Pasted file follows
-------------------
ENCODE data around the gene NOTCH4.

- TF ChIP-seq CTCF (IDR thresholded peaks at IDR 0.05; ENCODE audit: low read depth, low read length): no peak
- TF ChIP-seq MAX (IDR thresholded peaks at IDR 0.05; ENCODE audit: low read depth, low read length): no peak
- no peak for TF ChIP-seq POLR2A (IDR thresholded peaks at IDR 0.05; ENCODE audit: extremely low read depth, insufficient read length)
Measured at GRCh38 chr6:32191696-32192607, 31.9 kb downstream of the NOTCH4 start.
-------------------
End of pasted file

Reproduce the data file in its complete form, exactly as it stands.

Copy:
ENCODE data around the gene NOTCH4.

- TF ChIP-seq CTCF (IDR thresholded peaks at IDR 0.05; ENCODE audit: low read depth, low read length): no peak
- TF ChIP-seq MAX (IDR thresholded peaks at IDR 0.05; ENCODE audit: low read depth, low read length): no peak
- no peak for TF ChIP-seq POLR2A (IDR thresholded peaks at IDR 0.05; ENCODE audit: extremely low read depth, insufficient read length)
Measured at GRCh38 chr6:32191696-32192607, 31.9 kb downstream of the NOTCH4 start.